Bruery Smoking Wood: Annoyingly Close to Excellence

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I recently sampled the Bruery’s Smoking Wood, a 13% ABV Imperial Porter that’s brewed with beechwood and cherrywood smoked malt and a hearty dollop of rye, and then aged in rye whiskey barrels. It got me to thinking about how something can have all the hallmarks of excellence and then leave you totally unfulfilled.

Allow me to explain in terms that any manchild with a mancave can relate to, by comparing beers to video games and television shows. 

HBO’s Deadwood is perhaps my favorite television show of all time, a masterpiece set in a gold-mining camp in the waning days of the wild west. It’s an unflinching character study exploring the primal urges that motivate us as human beings – greed, lust, religion, the desire for power, and even love.  If Deadwood were a beer, it would be my beloved Schlafly Reserve Imperial Stout, a huge and peppery Bourbon barrel aged stout that cuts out all pretenses of civility and delivers massive amounts of delicious pleasure to the senses.

Deadwood opened me up to other western-themed stuff, like the video game Red Dead Redemption, which is basically Grand Theft Auto with horses.  It too is a deeply satisfying distraction, and if it were a beer, it would be another of my favorite Bourbon barrel aged treats – New Holland Dragons Milk, a boozy, no-nonsense strong ale that’ll kick your palate in the mouth and put hair on your chest.  I consider both Dragons Milk and Red Dead Redemption to be lovely variations on a manly theme.

Now if Deadwood and Red Dead Redemption were to have a baby, it would bear a striking resemblance to the AMC series Hell on Wheels, which follows the story of a blood-hungry Civil War vet who is tracking down the men who murdered his family.  The action takes place in and around “Hell on Wheels,” the name given to the movable railroad camp that houses the men and the horses and the whores that laid the track which united the coasts.

This show has all the elements of a classic; a dynamic and rough historical setting, a flawed hero, people trying their best to carve out a hardscrabble life, lots of brooding anguish, poor personal hygiene – you name it, and Hell on Wheels delivers.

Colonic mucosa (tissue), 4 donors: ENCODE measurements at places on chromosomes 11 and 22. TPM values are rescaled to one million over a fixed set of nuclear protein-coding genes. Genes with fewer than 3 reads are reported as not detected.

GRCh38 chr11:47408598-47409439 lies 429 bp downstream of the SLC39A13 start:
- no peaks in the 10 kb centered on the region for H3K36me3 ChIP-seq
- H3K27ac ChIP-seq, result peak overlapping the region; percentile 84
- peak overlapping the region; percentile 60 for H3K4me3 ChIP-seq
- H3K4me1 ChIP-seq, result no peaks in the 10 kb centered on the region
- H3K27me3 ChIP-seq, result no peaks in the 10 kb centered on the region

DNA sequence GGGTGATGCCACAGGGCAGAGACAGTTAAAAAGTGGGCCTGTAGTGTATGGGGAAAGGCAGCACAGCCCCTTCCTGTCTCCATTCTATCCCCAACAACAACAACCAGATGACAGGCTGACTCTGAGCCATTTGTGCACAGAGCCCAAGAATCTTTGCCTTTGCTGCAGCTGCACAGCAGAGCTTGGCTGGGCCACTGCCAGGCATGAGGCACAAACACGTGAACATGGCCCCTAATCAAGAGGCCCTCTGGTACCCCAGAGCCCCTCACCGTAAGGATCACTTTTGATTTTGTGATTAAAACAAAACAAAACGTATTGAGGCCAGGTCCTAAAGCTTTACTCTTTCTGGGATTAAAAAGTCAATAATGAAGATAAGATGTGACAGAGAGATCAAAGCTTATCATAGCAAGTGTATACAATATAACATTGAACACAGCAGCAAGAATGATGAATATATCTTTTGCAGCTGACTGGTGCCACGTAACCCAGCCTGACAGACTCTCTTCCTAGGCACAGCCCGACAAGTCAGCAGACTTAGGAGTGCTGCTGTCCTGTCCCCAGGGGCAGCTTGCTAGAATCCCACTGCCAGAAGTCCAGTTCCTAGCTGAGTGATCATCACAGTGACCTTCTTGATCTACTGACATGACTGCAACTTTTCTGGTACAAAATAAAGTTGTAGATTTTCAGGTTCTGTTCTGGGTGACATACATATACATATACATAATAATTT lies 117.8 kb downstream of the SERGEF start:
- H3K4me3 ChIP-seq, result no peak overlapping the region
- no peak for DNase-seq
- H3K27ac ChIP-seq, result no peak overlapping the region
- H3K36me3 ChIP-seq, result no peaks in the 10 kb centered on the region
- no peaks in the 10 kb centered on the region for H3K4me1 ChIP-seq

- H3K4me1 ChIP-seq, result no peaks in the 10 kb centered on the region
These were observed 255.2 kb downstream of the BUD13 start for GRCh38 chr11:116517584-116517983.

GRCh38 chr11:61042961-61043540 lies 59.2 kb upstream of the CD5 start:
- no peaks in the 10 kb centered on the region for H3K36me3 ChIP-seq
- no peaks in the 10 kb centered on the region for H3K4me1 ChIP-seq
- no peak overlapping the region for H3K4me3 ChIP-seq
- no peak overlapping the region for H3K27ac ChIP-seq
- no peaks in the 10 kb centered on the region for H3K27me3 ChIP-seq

Except it really doesn’t.  There’s just something not quite right about Hell on Wheels that makes me crazy.  The storyline is a little too predictable maybe, or the writers pull a few too many punches and fall back on cliches instead of delivering truly memorable characters.  It’s a good enough show to watch, but the whole time I have a little voice in the back of my head saying “this should be SOOOO MUCH BETTER!”

And that’s exactly how I feel about The Bruery’s Smoking Wood, which has all the elements of a beer I should love (dark roasty malts, a kick of rye, boozy barrel aging), but still manages to cock the whole thing up.

smoking-wwod-picSmoking Wood pours black as coal, with a creamy tan head.  It certainly has its name on the nose, which smells like smoked bacon and whiskey and a hint of chocolate (just like my breath over the holidays).

The first sip greets your palate with a slippery hint of smoke, which gives way to chocolate and caramel, followed by a peppery rye kick and touch of booze on the back end.

While all of this sounds awesome, there’s an off flavor when the smoke begins to fade and the rye begins to ascend.  It’s only there for a moment, but I got the fleeting taste of Band-Aid astringency on the first few sips, until my palate adjusted to it and it faded into the background in subsequent draws from the glass.